Removal of Confederate Monuments Brings New Efforts to Rename Edmund Pettus Bridge

The historic Edmund Pettus Bridge in Selma is an iconic symbol of the civil rights movement that bears the name of a Confederate general.

“Edmund Pettus was a grand dragon of the Ku Klux Klan. Edmund Pettus was a white supremacist and I don’t think you need to lift both of those in the same breath,” said former State Senator Hank Sanders.

He led an effort to change the name of the bridge five years ago in the state legislature. That effort was unsuccessful, but Sanders hopes the time is right to do it now.

“Now the times are different and people see that Confederate monuments are doing a disservice to all people,” he said.

Across the country, Confederate statues and images are being removed.  The bridge, which spans the Alabama River, was the site of the Bloody Sunday march of 1965. There is an online petition to collect signatures in an attempt to convince the Alabama Legislature to take action.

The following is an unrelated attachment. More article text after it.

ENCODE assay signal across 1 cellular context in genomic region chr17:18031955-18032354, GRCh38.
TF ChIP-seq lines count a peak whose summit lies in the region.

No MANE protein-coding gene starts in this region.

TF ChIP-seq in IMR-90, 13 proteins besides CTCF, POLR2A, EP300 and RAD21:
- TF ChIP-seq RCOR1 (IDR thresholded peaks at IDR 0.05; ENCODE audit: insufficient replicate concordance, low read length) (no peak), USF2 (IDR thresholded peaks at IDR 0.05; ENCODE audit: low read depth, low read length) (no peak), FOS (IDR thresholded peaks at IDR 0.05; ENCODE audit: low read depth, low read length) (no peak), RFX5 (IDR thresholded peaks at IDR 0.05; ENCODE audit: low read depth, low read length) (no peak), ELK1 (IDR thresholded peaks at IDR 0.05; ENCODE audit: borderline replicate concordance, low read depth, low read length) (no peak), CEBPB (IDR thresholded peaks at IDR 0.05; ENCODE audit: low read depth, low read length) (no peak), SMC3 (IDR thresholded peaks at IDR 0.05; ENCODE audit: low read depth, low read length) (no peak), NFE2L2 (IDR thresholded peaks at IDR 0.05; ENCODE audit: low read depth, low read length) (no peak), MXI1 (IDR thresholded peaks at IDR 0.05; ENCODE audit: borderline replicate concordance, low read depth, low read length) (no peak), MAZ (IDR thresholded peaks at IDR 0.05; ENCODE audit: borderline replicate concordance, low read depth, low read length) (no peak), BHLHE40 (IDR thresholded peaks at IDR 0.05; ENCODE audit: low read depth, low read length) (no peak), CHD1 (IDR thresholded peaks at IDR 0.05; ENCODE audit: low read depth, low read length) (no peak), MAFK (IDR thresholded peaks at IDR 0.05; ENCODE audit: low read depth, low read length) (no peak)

However, not everyone agrees that the name on the bridge should be changed.

“I just don’t see why it’s so necessary to change the Edmund Pettus Bridge. I’m no fan of Confederate monuments or memorials or anything like that. Doing the name changes without changing the mindsets is not doing us a whole lot of good,” Joseph Rembert said.

The historic bridge is one of the first places many people stop when they visit Selma, like Ashley Blackwood, a teacher from Atlanta.

“I think it’s one of the most important bridges in the United States. If people feel really strongly about it, I think you should just rename it then.”

Some people have suggested renaming the bridge in honor of Georgia Congressman John Lewis, an Alabama native, who was severely injured on Bloody Sunday. While others say it should be named in honor of Amelia Boynton Robinson or Jimmie Lee Jackson, who were also key figures in the voting rights movement.

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